The classic symptoms are well-known: severe chest pain, often described as tightness, a full feeling, a vice grip, pressure, heaviness, or "the elephant on the chest."
But here are some other symptoms which may signal a heart attack:
Pain in the jaw or neck
Pain in the shoulders or down an arm
Shortness of breath, particularly with exertion.
Irregular heart rate or heart rate that is particularly fast or slow
Indigestion, nausea and vomiting
But, as always in medicine, it's not always predictable. In medical school, I remember learning "If there are symptoms from the nose to the knees, think heart!"
Women's symptoms may be different. For example, I've had two women in my practice whose only symptoms of heart attack were pain in the forearms!
Any exertional symptoms, such as pain or shortness of breath with physical activity, may be a warning sign. Unusual or unexplained exhaustion, pallor, breaking our in a cold sweat are other possible symptoms.
I've read that a sense of impending doom or unexplained anxiety can signal a heart attack. And even DENIAL can be a symptom!
The take-home message is this. If you or your loved one is at risk for heart attack, and you have chest symptoms--or any of the other symptoms listed above--get help. Call 911. Remember that a false alarm is far better than a missed opportunity to get the help you need.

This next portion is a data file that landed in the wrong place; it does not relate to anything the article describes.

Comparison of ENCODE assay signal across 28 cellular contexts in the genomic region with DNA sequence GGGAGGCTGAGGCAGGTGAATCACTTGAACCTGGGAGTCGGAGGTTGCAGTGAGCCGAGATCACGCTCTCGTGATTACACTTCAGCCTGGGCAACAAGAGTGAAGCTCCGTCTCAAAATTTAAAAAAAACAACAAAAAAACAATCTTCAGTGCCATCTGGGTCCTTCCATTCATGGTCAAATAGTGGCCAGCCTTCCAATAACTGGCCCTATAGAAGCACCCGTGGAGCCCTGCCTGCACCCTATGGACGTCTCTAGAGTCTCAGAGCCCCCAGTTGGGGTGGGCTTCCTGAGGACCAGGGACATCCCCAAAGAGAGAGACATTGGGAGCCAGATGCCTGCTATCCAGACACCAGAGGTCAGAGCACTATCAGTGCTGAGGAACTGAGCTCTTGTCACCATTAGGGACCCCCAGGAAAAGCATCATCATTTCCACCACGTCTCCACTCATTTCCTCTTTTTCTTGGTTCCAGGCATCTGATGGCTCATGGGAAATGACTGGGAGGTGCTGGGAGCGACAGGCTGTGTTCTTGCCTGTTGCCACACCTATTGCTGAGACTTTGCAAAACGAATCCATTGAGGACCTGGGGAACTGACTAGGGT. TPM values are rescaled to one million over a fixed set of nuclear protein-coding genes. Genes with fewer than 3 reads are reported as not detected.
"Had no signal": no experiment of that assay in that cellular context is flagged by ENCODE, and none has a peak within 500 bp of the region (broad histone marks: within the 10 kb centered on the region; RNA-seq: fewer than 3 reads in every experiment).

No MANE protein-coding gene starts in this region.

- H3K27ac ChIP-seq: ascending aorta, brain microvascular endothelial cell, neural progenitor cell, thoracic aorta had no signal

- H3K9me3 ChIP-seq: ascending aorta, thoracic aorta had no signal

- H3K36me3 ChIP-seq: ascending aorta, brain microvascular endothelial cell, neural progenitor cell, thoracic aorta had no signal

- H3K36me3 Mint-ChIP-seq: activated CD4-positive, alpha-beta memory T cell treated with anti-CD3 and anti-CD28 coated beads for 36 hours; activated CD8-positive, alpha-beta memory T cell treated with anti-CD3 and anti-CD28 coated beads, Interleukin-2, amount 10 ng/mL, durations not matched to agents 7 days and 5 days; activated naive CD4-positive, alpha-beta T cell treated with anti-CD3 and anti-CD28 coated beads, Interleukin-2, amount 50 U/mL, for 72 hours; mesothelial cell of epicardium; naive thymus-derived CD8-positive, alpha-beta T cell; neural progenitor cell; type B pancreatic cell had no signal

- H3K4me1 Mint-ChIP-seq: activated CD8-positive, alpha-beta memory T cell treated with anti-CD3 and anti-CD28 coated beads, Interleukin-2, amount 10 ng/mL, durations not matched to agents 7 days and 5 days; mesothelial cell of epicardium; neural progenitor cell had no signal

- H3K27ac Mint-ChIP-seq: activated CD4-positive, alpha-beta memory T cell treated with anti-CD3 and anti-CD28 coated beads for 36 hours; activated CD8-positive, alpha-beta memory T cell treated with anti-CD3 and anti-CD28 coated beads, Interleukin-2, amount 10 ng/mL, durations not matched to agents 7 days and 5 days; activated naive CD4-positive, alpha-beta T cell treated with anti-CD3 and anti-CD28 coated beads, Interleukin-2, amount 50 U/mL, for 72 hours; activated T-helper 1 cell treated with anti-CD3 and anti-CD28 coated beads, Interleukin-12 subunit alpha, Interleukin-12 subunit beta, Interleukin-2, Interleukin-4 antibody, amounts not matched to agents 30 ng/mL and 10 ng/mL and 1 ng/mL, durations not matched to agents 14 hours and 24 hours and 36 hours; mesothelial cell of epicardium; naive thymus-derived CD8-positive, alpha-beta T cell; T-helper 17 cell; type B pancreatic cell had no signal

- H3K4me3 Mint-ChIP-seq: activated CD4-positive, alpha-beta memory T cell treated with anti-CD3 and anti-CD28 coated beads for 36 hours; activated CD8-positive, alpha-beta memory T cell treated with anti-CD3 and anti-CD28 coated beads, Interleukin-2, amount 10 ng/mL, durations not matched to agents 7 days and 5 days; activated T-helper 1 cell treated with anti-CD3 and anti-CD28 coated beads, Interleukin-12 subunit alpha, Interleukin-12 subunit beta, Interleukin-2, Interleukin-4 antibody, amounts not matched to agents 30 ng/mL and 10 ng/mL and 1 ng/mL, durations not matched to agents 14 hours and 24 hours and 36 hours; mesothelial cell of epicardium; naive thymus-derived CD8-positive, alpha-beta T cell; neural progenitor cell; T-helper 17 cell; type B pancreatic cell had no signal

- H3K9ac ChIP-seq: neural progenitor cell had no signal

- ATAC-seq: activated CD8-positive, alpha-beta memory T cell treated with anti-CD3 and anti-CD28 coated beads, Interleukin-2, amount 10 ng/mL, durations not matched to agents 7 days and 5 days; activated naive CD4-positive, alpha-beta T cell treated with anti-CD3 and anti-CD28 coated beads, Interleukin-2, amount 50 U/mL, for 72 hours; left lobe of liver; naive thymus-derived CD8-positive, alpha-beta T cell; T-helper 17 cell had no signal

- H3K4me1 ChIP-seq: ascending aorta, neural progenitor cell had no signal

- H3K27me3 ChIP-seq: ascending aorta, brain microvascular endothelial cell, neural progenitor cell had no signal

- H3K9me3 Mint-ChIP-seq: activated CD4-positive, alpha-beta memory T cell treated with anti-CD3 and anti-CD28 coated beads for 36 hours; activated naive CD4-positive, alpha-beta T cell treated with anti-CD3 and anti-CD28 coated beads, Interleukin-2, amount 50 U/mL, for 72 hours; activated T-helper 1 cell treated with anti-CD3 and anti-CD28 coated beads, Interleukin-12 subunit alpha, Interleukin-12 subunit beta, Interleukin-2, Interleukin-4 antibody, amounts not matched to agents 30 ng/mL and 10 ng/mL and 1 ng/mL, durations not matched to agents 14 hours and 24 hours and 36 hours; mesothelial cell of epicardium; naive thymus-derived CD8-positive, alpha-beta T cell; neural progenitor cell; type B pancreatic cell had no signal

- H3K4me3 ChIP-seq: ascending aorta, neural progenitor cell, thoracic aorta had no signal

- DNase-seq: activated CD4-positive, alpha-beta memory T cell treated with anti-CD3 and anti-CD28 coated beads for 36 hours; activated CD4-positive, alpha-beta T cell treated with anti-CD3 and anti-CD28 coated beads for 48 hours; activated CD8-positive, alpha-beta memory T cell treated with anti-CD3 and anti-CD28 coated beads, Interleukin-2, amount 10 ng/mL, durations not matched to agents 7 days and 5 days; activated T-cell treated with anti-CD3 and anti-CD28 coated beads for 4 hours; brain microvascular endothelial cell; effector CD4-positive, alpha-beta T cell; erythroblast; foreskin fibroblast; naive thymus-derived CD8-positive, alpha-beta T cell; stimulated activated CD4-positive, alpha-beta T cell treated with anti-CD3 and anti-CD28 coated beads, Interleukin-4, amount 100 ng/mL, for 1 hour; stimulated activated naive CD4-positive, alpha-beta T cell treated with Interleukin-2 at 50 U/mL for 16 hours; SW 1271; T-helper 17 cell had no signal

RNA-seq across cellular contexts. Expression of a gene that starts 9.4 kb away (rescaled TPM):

A grateful thank you is extended to Home Dialysis Central (http://www.homedialysis.org/). This website provides support and information regarding anything pertaining to Home Dialysis. Their slogun, "There's no place like home" says it all.
Jane McClure and I are appreciative that Home Dialysis Central is now listing our book "Arranging Your Life When Dialysis Comes Home: 'The Underwear Factor." This book starts where Home Training leaves off, by guiding the reader through the basics of creating your own Home Dialysis Center--one that is efficient, safe, and comfortable!